On January 13, 1952, a train bound for San Francisco got stuck in the snow on Donner Pass.
Two hundred and twenty two passengers spent three days waiting to be rescued. That year, the snow depth on the summit reached 26 feet. The only way to reach them was with a team of rotary snowplows.
To describe rotary snowplows in simple terms, they are giant snow blowers fixed to the front of Southern Pacific locomotives. Thanks to a massive effort by the railroad and emergency responders, not one of 222 passengers died.
The rotary snowplows are still in use today and you can see one at the Western Pacific Railroad Museum in Portola. The museum has a working Southern Pacific MW208 Rotary Plow, which was built in 1927 by the American Locomotive Company. The SP MW209 was originally steam powered, but in the 1970, it was converted to diesel electric.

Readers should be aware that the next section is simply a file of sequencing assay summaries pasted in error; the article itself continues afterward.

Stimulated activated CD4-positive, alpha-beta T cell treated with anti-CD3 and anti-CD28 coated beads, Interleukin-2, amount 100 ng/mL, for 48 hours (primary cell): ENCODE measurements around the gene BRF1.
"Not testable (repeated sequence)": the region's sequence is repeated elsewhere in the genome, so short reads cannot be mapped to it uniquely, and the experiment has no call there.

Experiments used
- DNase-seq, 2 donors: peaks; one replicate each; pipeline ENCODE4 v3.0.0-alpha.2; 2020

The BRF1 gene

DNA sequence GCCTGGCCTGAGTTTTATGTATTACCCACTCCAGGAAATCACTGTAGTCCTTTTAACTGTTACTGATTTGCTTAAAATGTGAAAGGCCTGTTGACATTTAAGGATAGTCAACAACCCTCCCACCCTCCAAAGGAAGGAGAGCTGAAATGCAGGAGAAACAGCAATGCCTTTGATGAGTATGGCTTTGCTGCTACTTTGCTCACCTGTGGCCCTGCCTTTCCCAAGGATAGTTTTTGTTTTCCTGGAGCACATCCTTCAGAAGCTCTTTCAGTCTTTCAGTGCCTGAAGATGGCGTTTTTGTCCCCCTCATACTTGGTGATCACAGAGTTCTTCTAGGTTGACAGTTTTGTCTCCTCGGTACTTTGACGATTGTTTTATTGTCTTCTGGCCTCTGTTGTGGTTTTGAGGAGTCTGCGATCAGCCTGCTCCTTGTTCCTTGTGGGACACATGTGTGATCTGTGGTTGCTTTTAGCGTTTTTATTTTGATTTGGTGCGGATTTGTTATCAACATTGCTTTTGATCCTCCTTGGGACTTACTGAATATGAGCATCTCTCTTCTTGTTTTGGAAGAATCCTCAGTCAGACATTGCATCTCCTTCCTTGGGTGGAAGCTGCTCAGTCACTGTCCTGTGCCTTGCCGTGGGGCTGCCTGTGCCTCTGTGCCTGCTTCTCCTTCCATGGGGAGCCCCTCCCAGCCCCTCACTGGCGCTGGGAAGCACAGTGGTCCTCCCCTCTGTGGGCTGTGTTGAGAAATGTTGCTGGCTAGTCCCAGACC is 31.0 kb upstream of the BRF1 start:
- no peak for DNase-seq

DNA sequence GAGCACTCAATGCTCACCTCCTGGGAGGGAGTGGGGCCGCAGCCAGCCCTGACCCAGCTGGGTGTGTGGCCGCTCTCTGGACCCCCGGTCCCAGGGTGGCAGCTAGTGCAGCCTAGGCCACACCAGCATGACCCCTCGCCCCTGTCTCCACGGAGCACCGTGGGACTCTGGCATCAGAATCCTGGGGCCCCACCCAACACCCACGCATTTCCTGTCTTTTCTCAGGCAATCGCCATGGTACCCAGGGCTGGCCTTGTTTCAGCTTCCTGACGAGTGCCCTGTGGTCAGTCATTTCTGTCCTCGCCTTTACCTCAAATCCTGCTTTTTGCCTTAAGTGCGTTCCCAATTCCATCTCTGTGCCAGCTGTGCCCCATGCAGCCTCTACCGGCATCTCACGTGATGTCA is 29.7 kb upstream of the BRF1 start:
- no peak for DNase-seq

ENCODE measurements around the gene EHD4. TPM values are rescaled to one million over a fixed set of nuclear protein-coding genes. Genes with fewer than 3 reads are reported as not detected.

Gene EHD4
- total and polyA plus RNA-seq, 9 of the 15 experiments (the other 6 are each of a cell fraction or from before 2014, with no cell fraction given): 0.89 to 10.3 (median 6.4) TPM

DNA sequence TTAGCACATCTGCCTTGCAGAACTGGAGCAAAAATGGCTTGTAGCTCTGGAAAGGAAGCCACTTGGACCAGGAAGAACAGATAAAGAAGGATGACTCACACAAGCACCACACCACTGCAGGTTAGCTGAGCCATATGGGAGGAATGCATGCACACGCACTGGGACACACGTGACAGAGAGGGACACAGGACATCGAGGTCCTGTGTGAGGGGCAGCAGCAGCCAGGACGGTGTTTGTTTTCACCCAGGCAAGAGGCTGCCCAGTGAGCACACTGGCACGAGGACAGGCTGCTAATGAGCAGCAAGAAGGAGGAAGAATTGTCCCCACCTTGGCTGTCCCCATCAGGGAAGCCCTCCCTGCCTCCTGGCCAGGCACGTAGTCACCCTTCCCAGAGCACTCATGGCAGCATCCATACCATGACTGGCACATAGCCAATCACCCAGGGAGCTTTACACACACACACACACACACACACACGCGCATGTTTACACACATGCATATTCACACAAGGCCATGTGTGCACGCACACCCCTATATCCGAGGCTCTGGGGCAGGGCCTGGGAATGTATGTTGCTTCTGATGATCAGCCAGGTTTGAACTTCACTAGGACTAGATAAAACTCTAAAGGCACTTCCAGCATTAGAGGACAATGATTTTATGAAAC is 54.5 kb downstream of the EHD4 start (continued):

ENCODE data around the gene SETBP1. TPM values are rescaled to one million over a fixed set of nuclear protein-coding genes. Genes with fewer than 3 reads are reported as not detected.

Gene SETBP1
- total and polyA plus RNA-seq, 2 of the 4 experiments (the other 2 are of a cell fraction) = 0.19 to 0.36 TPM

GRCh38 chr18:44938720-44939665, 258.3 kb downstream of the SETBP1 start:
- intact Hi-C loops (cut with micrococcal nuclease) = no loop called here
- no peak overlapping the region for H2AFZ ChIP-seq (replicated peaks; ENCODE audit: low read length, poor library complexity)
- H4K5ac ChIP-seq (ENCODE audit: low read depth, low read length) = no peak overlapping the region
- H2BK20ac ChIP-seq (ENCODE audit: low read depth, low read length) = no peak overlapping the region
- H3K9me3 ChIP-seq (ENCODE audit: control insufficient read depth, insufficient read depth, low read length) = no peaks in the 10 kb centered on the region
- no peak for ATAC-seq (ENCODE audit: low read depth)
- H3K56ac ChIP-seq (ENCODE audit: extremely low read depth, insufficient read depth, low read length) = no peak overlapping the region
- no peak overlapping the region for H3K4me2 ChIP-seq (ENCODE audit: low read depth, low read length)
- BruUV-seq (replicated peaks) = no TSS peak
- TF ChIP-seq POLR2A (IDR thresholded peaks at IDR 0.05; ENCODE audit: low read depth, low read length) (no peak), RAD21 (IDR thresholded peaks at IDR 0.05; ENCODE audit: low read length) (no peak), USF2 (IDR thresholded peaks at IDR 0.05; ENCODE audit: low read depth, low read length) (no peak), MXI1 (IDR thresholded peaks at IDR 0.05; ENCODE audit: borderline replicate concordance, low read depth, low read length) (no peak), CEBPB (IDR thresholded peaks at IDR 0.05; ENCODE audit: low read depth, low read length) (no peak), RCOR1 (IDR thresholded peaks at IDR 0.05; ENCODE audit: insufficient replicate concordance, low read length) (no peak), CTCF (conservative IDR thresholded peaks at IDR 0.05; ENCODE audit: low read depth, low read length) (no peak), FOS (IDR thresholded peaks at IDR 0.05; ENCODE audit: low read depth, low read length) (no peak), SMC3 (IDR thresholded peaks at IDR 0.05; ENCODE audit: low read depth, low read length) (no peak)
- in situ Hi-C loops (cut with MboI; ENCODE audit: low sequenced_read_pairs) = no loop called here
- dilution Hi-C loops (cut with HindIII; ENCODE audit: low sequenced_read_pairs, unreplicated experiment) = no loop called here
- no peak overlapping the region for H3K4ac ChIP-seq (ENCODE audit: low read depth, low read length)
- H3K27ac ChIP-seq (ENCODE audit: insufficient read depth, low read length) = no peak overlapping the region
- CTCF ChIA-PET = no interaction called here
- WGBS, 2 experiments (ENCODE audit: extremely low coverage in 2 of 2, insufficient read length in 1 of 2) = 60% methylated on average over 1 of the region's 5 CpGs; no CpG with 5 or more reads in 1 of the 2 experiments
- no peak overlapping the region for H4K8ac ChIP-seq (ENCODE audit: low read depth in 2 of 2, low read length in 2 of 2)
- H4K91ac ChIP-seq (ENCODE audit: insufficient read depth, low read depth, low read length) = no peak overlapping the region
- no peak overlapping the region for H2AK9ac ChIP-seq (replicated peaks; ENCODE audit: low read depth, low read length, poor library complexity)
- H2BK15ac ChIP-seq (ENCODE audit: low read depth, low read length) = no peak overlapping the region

The SP MW208 was one of the rotary snowplows involved in the 1952 passenger rescue on Donner Pass. This particular plow overturned during rescue efforts and killed engineer Raymond Holland.
The SP MW208 was later recovered and put back into service until 1974. The Western Pacific Railroad Museum now owns and maintains the plow. The museum only fires up the plow during special occasions, but visitors can take tours of the plow during normal visiting hours.